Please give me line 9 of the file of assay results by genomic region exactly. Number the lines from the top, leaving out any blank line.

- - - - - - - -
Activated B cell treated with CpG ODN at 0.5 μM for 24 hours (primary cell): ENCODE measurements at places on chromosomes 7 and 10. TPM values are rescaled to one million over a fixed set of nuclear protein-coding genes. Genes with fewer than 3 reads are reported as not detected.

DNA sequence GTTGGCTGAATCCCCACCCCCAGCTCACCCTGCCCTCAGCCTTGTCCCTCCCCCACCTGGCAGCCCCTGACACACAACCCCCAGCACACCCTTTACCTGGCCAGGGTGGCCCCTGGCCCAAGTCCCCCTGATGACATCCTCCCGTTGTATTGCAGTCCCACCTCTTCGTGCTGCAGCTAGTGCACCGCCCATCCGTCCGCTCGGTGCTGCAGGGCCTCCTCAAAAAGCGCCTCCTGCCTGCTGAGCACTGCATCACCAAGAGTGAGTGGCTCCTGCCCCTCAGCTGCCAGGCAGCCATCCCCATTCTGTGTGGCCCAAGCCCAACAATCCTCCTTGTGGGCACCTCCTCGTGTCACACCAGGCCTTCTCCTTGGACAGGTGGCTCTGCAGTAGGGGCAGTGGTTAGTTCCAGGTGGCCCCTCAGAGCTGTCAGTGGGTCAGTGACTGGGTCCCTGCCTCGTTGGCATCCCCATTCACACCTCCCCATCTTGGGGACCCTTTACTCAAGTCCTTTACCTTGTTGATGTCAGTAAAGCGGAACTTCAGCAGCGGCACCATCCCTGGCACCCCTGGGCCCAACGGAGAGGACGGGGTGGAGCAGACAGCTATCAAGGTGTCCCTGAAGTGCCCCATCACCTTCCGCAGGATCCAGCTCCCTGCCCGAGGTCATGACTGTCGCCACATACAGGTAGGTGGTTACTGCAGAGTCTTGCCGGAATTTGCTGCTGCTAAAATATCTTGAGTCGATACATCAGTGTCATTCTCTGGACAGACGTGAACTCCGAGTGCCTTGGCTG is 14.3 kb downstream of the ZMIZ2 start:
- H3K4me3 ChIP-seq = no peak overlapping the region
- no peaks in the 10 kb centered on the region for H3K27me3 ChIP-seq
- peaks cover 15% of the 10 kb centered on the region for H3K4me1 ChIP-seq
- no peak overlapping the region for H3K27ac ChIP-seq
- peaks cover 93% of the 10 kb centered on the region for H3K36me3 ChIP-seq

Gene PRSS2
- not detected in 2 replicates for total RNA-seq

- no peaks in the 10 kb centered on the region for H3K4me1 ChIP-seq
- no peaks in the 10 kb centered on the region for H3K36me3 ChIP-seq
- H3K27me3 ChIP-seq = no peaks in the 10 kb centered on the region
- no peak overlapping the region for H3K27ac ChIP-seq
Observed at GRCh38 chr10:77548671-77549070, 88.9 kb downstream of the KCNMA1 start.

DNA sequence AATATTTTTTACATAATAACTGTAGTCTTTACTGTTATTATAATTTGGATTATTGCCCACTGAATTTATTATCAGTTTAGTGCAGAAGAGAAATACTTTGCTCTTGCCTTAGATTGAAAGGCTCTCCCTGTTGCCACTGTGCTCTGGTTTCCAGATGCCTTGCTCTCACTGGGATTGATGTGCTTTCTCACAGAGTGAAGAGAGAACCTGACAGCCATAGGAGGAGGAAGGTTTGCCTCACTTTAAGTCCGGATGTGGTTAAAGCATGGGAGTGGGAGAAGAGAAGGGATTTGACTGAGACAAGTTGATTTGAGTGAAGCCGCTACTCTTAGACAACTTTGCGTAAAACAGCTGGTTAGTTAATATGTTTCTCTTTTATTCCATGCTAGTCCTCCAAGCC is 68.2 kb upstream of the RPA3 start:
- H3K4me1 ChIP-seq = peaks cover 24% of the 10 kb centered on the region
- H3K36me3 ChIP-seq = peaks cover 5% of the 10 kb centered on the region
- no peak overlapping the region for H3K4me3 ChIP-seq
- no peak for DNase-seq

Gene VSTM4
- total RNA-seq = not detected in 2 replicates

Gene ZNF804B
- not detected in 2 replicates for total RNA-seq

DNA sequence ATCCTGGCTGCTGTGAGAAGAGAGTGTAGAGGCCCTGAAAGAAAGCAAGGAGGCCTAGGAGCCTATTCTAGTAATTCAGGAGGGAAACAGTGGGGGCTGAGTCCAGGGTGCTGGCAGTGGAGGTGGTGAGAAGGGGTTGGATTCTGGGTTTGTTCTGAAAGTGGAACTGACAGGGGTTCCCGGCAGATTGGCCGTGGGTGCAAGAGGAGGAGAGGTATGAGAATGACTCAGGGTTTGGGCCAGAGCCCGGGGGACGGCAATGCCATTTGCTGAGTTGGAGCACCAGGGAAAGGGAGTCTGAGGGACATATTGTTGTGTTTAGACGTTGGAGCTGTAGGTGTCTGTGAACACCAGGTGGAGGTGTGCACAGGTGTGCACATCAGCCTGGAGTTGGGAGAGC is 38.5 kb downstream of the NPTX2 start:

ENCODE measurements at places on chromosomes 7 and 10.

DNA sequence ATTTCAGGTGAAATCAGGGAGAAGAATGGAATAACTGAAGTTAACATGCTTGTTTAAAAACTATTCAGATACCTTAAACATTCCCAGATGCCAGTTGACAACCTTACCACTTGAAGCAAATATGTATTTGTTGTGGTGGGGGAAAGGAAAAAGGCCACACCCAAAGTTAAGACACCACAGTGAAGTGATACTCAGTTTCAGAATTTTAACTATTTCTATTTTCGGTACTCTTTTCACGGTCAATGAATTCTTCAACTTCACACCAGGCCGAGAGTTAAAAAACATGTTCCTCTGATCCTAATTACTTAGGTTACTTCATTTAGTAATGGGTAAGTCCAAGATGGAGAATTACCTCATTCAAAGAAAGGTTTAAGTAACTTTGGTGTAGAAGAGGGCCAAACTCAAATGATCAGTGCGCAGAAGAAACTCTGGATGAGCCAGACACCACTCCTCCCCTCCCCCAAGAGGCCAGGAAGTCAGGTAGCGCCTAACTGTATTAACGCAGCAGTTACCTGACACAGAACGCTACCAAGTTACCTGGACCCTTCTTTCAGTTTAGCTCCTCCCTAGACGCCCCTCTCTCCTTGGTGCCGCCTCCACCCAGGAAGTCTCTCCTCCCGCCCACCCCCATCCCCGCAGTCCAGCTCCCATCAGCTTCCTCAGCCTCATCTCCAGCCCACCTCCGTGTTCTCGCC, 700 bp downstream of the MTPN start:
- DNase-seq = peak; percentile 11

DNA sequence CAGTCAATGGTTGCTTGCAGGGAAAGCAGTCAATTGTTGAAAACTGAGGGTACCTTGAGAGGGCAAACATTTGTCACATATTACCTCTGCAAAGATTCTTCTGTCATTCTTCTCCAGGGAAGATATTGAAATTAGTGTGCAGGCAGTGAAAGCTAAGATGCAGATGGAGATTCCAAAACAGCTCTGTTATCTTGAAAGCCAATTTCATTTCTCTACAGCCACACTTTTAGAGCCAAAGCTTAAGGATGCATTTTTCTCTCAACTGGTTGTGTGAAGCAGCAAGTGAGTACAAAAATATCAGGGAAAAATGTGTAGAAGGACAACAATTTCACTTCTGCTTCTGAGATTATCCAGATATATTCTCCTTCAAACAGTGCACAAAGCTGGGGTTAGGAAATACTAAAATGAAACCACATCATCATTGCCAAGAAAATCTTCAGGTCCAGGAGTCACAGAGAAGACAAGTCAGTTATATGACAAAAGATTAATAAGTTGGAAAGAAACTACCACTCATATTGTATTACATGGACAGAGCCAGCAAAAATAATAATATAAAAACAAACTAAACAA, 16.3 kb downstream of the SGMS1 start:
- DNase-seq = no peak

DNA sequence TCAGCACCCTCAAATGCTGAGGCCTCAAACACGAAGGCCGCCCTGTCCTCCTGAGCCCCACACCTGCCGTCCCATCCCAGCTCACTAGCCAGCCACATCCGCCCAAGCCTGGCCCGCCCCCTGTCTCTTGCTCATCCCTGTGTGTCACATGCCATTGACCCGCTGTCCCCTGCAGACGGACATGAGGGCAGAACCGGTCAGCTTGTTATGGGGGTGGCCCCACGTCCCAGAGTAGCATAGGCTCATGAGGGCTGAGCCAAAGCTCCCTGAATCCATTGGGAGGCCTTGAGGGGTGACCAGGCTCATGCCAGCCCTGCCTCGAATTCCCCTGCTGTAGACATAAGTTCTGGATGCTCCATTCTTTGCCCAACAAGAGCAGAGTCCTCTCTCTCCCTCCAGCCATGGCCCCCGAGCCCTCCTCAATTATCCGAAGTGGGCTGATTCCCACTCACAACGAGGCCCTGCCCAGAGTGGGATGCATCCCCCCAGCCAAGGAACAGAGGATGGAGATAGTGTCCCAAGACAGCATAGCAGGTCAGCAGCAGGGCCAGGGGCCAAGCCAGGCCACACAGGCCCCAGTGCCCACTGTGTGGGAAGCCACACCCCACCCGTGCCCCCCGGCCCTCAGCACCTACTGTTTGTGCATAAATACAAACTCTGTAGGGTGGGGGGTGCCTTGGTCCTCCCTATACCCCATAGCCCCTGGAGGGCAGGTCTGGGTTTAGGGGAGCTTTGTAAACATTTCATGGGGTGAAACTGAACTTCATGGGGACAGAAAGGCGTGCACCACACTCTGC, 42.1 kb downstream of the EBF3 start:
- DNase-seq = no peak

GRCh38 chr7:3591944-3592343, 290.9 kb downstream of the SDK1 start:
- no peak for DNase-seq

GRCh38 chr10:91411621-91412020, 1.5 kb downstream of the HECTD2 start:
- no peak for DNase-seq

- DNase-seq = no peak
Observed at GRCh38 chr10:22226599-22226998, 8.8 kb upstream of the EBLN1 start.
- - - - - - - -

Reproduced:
- not detected in 2 replicates for total RNA-seq